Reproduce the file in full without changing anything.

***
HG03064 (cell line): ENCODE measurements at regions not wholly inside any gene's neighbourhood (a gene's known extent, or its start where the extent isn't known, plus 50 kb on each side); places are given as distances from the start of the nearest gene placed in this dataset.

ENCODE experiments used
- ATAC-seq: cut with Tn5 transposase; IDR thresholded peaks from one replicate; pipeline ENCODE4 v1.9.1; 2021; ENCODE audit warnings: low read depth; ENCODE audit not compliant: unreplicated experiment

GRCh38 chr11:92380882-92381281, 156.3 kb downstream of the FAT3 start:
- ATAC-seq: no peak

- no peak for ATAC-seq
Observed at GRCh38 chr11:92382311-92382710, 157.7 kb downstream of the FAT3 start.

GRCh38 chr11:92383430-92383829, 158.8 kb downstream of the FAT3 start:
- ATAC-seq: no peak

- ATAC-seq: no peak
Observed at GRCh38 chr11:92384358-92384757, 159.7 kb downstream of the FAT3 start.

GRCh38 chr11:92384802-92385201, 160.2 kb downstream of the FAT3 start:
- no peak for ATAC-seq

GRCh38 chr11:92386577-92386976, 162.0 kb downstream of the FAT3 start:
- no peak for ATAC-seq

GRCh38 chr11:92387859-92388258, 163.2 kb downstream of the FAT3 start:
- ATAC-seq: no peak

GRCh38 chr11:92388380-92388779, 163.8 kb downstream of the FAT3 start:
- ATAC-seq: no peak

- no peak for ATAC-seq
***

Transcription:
HG03064 (cell line): ENCODE measurements at regions not wholly inside any gene's neighbourhood (a gene's known extent, or its start where the extent isn't known, plus 50 kb on each side); places are given as distances from the start of the nearest gene placed in this dataset.

ENCODE experiments used
- ATAC-seq: cut with Tn5 transposase; IDR thresholded peaks from one replicate; pipeline ENCODE4 v1.9.1; 2021; ENCODE audit warnings: low read depth; ENCODE audit not compliant: unreplicated experiment

GRCh38 chr11:92380882-92381281, 156.3 kb downstream of the FAT3 start:
- ATAC-seq: no peak

- no peak for ATAC-seq
Observed at GRCh38 chr11:92382311-92382710, 157.7 kb downstream of the FAT3 start.

GRCh38 chr11:92383430-92383829, 158.8 kb downstream of the FAT3 start:
- ATAC-seq: no peak

- ATAC-seq: no peak
Observed at GRCh38 chr11:92384358-92384757, 159.7 kb downstream of the FAT3 start.

GRCh38 chr11:92384802-92385201, 160.2 kb downstream of the FAT3 start:
- no peak for ATAC-seq

GRCh38 chr11:92386577-92386976, 162.0 kb downstream of the FAT3 start:
- no peak for ATAC-seq

GRCh38 chr11:92387859-92388258, 163.2 kb downstream of the FAT3 start:
- ATAC-seq: no peak

GRCh38 chr11:92388380-92388779, 163.8 kb downstream of the FAT3 start:
- ATAC-seq: no peak

- no peak for ATAC-seq